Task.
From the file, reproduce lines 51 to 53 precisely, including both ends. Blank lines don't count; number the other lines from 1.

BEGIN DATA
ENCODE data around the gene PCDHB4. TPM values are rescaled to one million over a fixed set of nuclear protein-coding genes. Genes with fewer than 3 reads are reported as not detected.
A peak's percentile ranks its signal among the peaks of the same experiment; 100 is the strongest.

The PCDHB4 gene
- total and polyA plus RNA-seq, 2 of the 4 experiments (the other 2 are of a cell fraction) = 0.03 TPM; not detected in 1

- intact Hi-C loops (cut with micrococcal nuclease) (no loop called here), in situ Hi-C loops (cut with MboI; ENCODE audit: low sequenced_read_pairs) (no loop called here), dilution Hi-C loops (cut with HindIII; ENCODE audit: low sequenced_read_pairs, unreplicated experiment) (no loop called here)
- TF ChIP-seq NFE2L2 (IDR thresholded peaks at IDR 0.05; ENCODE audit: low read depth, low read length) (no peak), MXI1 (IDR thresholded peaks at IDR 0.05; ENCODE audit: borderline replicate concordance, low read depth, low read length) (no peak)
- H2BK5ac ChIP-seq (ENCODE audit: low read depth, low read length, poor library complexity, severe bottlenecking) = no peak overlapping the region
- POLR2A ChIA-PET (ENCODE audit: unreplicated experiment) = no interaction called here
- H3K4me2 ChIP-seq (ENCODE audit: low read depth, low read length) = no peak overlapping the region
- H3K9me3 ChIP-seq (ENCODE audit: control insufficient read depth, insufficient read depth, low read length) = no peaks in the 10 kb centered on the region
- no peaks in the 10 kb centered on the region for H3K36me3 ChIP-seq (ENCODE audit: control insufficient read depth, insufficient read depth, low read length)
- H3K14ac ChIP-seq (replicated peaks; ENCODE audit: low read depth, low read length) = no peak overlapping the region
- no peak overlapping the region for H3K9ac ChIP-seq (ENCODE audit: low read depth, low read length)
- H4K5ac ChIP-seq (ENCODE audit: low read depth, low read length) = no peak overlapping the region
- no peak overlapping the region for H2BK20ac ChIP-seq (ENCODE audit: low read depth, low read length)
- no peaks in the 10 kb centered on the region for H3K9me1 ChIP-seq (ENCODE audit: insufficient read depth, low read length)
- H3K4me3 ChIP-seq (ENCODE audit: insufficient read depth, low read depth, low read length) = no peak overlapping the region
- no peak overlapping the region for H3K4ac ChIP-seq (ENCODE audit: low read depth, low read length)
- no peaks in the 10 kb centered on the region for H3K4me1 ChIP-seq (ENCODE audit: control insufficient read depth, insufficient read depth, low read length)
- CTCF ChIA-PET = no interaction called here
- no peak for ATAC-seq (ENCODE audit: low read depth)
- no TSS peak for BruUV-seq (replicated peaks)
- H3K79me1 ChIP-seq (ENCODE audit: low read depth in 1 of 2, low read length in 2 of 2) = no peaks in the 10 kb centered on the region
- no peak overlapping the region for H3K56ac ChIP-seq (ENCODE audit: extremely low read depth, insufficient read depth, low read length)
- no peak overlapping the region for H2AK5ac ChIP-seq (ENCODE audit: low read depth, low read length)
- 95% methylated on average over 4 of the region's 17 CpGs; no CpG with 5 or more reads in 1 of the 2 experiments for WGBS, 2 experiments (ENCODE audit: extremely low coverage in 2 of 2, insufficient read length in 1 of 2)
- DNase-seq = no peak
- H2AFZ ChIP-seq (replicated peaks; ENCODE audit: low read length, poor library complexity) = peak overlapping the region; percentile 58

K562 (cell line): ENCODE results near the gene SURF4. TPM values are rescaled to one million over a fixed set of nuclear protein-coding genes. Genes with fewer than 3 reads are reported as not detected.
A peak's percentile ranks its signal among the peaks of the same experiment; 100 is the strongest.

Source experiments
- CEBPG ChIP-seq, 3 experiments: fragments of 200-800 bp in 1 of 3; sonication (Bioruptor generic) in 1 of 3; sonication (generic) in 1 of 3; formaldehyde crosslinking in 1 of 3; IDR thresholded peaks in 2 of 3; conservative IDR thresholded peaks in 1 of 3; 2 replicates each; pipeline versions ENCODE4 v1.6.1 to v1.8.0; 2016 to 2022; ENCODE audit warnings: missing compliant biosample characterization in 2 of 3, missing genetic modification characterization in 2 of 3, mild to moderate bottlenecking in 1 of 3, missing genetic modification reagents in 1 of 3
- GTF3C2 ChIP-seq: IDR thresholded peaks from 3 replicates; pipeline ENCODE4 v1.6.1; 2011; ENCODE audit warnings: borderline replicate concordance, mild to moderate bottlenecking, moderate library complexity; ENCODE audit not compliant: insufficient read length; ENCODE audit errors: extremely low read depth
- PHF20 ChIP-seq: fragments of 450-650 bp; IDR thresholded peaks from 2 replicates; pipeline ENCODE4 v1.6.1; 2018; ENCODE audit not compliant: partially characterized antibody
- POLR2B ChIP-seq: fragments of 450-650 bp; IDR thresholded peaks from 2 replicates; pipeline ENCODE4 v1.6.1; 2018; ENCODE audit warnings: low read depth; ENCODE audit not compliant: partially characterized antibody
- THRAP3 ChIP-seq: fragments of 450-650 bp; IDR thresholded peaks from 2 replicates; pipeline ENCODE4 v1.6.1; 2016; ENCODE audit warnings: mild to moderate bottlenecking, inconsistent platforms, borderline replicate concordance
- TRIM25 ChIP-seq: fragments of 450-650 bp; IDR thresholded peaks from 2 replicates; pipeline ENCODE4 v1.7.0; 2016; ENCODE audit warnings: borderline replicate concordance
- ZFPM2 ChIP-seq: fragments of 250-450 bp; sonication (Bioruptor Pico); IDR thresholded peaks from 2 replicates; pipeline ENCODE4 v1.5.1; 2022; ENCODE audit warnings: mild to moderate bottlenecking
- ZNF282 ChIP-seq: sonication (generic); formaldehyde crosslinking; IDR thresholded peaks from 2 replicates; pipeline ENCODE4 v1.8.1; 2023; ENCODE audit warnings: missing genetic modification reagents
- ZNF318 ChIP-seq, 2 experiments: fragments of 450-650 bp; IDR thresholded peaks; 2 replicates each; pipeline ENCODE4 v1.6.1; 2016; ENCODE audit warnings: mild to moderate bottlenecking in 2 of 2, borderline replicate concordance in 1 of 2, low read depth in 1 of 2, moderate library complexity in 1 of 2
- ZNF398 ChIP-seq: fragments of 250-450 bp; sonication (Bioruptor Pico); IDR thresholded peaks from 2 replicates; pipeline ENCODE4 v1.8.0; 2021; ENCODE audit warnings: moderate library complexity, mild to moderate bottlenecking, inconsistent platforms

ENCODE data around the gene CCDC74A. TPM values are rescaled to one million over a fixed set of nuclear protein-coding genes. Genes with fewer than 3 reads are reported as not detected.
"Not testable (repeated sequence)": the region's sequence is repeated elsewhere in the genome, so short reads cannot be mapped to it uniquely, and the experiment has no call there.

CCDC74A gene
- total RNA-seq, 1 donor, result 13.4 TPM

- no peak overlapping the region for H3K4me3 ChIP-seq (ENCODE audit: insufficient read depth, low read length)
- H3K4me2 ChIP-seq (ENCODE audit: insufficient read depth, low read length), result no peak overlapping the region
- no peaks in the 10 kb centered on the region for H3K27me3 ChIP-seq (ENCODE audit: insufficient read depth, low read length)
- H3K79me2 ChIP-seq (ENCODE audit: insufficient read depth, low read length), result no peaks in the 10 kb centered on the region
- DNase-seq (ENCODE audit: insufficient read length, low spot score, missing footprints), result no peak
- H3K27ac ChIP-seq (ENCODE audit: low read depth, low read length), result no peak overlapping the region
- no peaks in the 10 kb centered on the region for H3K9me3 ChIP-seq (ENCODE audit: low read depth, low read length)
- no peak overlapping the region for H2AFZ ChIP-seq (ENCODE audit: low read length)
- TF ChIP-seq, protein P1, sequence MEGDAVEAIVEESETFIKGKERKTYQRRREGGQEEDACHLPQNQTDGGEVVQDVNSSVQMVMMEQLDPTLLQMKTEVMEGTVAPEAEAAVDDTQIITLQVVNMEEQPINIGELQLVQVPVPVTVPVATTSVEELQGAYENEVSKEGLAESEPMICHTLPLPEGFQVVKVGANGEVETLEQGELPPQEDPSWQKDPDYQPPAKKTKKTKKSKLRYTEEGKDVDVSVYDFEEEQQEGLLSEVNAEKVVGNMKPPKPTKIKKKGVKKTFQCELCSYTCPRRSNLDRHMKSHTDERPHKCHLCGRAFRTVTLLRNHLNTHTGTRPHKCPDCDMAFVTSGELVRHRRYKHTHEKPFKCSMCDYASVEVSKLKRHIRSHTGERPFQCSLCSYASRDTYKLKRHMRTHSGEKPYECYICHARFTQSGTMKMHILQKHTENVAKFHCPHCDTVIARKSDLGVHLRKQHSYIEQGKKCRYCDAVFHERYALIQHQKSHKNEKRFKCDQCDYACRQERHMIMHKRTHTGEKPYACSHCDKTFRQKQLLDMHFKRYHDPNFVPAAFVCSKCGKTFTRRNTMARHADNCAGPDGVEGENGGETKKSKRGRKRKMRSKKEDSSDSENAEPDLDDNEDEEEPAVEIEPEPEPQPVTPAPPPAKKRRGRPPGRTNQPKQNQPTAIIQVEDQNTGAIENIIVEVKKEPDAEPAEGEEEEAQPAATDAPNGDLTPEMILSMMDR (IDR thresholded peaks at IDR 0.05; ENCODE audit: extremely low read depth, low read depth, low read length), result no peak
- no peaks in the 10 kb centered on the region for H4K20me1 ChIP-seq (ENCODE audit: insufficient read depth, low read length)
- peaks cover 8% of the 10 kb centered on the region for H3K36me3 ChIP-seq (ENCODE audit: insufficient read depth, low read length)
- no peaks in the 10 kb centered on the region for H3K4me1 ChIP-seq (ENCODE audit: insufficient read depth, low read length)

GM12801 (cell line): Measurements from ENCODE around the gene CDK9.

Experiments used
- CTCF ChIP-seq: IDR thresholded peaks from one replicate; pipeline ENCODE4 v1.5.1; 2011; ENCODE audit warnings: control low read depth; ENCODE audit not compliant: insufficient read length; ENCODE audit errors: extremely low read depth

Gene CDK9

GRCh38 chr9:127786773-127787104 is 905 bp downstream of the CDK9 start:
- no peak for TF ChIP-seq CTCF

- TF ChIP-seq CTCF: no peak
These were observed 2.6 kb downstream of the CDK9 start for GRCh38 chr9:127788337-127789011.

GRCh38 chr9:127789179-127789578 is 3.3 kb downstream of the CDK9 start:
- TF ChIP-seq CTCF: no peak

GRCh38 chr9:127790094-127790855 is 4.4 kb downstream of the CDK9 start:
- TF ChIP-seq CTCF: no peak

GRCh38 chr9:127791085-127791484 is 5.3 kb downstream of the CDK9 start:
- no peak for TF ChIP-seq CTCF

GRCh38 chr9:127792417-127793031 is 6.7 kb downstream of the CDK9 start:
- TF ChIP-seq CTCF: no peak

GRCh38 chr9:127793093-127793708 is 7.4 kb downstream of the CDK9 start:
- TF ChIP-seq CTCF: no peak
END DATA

- H3K27ac ChIP-seq (ENCODE audit: low read depth, low read length), result no peak overlapping the region
- no peaks in the 10 kb centered on the region for H3K9me3 ChIP-seq (ENCODE audit: low read depth, low read length)
- no peak overlapping the region for H2AFZ ChIP-seq (ENCODE audit: low read length)